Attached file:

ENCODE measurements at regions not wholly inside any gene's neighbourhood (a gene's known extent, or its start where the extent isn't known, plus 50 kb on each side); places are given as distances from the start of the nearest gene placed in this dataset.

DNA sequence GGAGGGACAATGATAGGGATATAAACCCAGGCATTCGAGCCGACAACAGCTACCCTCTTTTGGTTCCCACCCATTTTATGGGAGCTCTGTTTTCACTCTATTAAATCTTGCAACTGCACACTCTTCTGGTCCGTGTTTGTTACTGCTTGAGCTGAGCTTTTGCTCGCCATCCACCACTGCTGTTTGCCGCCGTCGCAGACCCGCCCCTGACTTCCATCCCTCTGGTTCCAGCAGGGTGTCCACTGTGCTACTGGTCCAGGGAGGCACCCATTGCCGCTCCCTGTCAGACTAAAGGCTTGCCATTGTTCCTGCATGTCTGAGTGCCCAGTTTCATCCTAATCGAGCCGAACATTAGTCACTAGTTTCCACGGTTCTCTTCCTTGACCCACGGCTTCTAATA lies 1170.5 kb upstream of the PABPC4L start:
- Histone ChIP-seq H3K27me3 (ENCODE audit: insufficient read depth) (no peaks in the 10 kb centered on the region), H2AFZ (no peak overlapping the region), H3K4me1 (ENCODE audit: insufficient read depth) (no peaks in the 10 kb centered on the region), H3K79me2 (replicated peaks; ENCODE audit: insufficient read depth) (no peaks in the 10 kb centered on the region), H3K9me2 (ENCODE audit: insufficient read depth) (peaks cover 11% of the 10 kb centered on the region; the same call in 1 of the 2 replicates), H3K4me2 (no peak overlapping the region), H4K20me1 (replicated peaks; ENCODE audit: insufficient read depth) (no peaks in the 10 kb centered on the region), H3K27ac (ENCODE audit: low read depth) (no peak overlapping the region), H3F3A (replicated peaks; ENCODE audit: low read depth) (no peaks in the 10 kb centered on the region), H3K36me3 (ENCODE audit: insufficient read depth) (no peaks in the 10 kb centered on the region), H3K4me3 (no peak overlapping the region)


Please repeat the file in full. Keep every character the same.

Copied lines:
ENCODE measurements at regions not wholly inside any gene's neighbourhood (a gene's known extent, or its start where the extent isn't known, plus 50 kb on each side); places are given as distances from the start of the nearest gene placed in this dataset.

DNA sequence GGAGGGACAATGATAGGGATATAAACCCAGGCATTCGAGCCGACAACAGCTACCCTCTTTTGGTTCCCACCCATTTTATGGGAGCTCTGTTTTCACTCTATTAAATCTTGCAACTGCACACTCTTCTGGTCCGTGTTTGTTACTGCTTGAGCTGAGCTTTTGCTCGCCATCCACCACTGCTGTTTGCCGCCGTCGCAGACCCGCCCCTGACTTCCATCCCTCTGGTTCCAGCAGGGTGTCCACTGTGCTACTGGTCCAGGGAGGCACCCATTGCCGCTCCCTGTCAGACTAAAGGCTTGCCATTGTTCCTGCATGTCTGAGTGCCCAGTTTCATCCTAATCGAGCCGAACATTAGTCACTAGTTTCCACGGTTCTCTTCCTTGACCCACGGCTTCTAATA lies 1170.5 kb upstream of the PABPC4L start:
- Histone ChIP-seq H3K27me3 (ENCODE audit: insufficient read depth) (no peaks in the 10 kb centered on the region), H2AFZ (no peak overlapping the region), H3K4me1 (ENCODE audit: insufficient read depth) (no peaks in the 10 kb centered on the region), H3K79me2 (replicated peaks; ENCODE audit: insufficient read depth) (no peaks in the 10 kb centered on the region), H3K9me2 (ENCODE audit: insufficient read depth) (peaks cover 11% of the 10 kb centered on the region; the same call in 1 of the 2 replicates), H3K4me2 (no peak overlapping the region), H4K20me1 (replicated peaks; ENCODE audit: insufficient read depth) (no peaks in the 10 kb centered on the region), H3K27ac (ENCODE audit: low read depth) (no peak overlapping the region), H3F3A (replicated peaks; ENCODE audit: low read depth) (no peaks in the 10 kb centered on the region), H3K36me3 (ENCODE audit: insufficient read depth) (no peaks in the 10 kb centered on the region), H3K4me3 (no peak overlapping the region)